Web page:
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  • Writer's pictureSigaro Privato

Congress aiming to confront seized Cuban trademarks

A group of bipartisan and bicameral members of Congress have reintroduced the No Stolen Trademarks Honored in America Act, a bill aimed at preventing the use of trademarks seized by the Cuban government after the Cuban Revolution in 1959.



If passed, the bill would prohibit both the executive branch and the U.S. court system from recognizing trademarks "when the individual asserting trademark rights knew or had reason to know at the time of acquisition that the trademark was the same or substantially similar to the trademark or name used in connection with a U.S. business or asset confiscated by the Cuban government," according to a press release from Sen. Bob Menendez, D-N.J.

Senators Menendez and Marco Rubio, R-Fla., are co-sponsoring the bill in the Senate, while Rep. Darrell Issa, R-Calif., and Rep. Debbie Wasserman Schultz, D-Fla., are reintroducing the bill in the House. The same four members introduced the legislation in 2021, but it failed to pass either chamber.



The bill aims to protect U.S. businesses and assets from being exploited by foreign governments. It seeks to prevent the use of trademarks that were confiscated by the Cuban government, which could potentially harm U.S. businesses that have invested in those trademarks.



This legislation is a crucial step towards protecting American businesses and their intellectual property rights. It is a bipartisan effort that demonstrates the importance of safeguarding U.S. assets from foreign governments.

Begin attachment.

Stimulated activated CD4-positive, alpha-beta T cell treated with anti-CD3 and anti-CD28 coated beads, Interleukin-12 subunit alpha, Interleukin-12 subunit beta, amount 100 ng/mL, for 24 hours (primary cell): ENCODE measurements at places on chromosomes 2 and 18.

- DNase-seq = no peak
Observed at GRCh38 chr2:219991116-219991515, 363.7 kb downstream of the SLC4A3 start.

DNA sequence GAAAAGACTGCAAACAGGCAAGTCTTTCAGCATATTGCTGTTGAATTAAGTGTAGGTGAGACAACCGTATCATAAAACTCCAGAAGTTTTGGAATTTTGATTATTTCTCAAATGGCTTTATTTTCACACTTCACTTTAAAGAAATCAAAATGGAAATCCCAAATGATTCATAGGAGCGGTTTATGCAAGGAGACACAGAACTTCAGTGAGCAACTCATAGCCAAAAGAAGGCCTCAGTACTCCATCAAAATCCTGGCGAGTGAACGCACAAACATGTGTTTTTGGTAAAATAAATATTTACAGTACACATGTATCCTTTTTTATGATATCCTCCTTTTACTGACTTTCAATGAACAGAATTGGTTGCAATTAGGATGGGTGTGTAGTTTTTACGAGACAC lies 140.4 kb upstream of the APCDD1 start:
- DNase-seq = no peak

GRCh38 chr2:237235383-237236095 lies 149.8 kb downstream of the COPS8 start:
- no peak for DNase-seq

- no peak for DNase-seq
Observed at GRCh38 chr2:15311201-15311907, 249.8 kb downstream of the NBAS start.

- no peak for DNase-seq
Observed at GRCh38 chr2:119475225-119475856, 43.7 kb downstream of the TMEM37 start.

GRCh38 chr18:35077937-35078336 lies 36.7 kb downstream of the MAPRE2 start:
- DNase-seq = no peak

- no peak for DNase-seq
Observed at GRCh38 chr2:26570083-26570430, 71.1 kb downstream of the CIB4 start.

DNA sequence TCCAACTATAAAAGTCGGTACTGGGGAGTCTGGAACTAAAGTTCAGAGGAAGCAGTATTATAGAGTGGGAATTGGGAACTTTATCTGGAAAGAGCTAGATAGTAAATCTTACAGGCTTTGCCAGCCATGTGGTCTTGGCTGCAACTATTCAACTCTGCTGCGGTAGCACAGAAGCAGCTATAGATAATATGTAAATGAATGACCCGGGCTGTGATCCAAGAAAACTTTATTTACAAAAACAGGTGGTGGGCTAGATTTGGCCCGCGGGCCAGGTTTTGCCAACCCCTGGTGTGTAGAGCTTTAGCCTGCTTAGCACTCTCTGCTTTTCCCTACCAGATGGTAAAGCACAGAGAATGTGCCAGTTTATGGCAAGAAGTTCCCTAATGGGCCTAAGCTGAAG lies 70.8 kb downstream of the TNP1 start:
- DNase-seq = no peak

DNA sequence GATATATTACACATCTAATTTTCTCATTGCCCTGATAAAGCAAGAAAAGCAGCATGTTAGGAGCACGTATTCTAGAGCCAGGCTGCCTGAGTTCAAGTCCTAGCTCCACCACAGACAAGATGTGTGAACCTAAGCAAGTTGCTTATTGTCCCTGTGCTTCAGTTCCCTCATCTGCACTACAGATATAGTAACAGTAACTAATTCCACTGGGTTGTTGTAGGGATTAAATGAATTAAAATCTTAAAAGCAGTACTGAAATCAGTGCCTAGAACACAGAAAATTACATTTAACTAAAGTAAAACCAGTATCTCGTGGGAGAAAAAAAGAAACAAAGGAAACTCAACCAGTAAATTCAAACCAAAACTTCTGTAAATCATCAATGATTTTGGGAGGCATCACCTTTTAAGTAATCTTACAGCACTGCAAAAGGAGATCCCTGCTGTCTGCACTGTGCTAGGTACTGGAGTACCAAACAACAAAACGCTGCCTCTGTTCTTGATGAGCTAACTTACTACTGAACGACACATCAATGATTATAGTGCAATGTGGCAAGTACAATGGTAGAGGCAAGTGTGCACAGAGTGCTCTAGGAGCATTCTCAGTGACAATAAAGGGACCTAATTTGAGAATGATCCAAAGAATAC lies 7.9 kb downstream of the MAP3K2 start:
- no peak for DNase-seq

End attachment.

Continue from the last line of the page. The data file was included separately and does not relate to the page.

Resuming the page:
The impact of the proposed legislation on the cigar business remains uncertain. Established brands such as Partagas and Romeo y Julieta are already protected by active trademarks. Many classic Cuban brands were sold in the US before 1962, when Cuban cigars were legal, and therefore had trademarks established. Currently, 27 Cuban cigar brands are actively sold, most of which also have non-Cuban versions available in the US. Altadis U.S.A. and General Cigar Co. own most of these trademarks, but other entities, such as My Father, own some.



However, the legislation could potentially affect a trademark that is not an active cigar brand, let alone an active Cuban brand. It is important to note that the proposed legislation would not impact the ongoing legal dispute over the Cohiba trademark in the US, as it is considered a post-revolution brand with the first known trademark filed in 1969.



Representative Issa emphasized that the legislation is not just about one specific circumstance, but rather a correction of a historical wrong and a recognition of the value of intellectual property and the ownership of one's ideas and creations. The proposed legislation aims to ensure that the protections of US laws apply to all parties claiming US rights to confiscated Cuban trademarks, regardless of nationality.



Although a press release has announced the reintroduction of the legislation, it has not yet been added to the Congressional database. However, on the Senate side, six additional sponsors have already been named, including:


- Sen. Mike Braun (R-Ind.)

- Sen. Catherine Cortez Masto (D-Nev.)

- Sen. Mazie Hirono (D-Hawaii)

- Sen. Roger Marshall (R-Kan.)

- Sen. Thom Tillis (R-N.C.)

- Sen. Todd Young (R-Ind.)



It is worth noting that the bill's reintroduction is a significant step towards its potential enactment. The involvement of these senators from both sides of the aisle suggests that the legislation has bipartisan support, which could increase its chances of passing. However, it is important to keep in mind that the bill's journey through Congress is far from over, and there may be further developments in the coming weeks and months.



Written by Thomas Sigaro, The Cigar Connoisseur.


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